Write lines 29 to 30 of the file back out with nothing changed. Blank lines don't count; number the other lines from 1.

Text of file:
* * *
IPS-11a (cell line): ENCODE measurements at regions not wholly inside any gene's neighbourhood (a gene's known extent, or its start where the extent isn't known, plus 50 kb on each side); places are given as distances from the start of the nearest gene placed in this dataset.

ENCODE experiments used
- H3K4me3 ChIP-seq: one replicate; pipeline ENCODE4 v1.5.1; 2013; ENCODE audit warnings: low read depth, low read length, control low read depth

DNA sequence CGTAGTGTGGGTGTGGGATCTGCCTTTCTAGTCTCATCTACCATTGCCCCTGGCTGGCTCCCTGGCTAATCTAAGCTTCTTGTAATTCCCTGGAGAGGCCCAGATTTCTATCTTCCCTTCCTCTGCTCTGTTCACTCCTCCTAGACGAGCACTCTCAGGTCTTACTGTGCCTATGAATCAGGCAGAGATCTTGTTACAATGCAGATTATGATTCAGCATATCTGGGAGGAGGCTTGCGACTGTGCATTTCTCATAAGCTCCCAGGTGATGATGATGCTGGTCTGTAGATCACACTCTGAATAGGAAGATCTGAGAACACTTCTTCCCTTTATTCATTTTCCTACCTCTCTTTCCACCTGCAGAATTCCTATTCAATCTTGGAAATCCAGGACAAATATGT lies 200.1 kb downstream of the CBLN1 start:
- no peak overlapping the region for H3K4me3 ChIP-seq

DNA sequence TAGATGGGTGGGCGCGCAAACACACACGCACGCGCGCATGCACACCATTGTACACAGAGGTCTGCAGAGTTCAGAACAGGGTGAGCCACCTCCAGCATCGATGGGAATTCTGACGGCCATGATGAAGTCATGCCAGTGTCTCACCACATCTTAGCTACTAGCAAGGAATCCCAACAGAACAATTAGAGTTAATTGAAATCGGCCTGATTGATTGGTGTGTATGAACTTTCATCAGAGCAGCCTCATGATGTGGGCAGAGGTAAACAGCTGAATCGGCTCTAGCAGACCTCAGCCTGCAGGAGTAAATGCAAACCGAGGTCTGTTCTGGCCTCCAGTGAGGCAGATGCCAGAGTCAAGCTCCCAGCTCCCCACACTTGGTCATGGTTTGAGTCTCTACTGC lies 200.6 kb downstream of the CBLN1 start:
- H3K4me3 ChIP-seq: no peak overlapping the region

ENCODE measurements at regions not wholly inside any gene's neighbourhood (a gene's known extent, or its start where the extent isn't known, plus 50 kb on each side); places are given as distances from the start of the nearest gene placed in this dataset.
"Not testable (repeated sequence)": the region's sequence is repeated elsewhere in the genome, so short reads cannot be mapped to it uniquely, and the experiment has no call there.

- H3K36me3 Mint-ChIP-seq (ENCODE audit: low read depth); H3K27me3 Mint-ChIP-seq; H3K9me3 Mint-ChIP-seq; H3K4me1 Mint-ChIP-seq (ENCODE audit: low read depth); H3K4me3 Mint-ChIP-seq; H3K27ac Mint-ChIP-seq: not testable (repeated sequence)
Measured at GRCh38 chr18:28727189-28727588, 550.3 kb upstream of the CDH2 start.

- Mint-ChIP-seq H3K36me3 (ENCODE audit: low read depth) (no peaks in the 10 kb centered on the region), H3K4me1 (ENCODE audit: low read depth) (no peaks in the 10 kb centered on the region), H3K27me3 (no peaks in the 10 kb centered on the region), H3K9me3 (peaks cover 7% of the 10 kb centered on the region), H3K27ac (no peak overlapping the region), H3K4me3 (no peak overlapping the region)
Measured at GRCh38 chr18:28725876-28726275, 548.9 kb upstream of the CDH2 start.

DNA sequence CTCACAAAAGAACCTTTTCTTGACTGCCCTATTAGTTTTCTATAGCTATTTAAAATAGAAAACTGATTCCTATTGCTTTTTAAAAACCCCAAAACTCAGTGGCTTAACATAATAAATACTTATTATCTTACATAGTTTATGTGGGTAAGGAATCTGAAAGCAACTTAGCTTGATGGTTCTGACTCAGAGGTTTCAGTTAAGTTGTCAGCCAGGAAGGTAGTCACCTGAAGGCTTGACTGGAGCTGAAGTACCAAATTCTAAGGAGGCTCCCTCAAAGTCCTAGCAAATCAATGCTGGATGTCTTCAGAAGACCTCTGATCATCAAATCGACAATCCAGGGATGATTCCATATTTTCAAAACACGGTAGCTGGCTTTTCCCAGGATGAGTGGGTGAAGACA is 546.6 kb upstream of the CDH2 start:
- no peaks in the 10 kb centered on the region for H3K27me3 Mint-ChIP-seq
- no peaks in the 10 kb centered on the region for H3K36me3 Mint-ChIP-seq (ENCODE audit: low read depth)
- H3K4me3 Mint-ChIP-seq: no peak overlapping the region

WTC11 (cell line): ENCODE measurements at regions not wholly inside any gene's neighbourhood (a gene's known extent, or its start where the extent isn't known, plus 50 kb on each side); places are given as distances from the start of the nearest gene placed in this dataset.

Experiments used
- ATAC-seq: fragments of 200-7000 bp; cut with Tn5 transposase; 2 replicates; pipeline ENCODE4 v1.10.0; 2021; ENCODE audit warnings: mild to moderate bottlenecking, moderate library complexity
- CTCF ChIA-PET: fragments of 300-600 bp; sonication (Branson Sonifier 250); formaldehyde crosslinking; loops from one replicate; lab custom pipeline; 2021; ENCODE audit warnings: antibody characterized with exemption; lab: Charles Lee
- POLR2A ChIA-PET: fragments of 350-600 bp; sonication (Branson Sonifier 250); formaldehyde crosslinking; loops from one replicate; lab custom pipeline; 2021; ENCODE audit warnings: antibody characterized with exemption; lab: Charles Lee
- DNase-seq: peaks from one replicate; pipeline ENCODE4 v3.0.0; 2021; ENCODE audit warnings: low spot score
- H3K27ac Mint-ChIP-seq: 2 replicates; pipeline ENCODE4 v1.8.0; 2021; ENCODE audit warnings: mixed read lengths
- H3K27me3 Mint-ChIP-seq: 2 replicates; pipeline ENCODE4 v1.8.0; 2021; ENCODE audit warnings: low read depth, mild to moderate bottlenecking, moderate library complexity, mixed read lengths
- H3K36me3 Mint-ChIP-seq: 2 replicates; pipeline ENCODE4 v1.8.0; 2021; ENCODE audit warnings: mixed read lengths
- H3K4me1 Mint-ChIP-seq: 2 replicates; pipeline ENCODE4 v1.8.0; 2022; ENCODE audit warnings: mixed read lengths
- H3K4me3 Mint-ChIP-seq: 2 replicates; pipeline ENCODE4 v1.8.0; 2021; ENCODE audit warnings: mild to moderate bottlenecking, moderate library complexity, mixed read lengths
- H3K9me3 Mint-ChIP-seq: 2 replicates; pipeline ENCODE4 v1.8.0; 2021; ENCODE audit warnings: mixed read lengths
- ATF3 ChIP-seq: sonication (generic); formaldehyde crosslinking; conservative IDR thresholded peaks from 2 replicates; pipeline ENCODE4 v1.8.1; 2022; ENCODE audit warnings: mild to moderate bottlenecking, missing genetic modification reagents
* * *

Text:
- H3K9me3 Mint-ChIP-seq: 2 replicates; pipeline ENCODE4 v1.8.0; 2021; ENCODE audit warnings: mixed read lengths
- ATF3 ChIP-seq: sonication (generic); formaldehyde crosslinking; conservative IDR thresholded peaks from 2 replicates; pipeline ENCODE4 v1.8.1; 2022; ENCODE audit warnings: mild to moderate bottlenecking, missing genetic modification reagents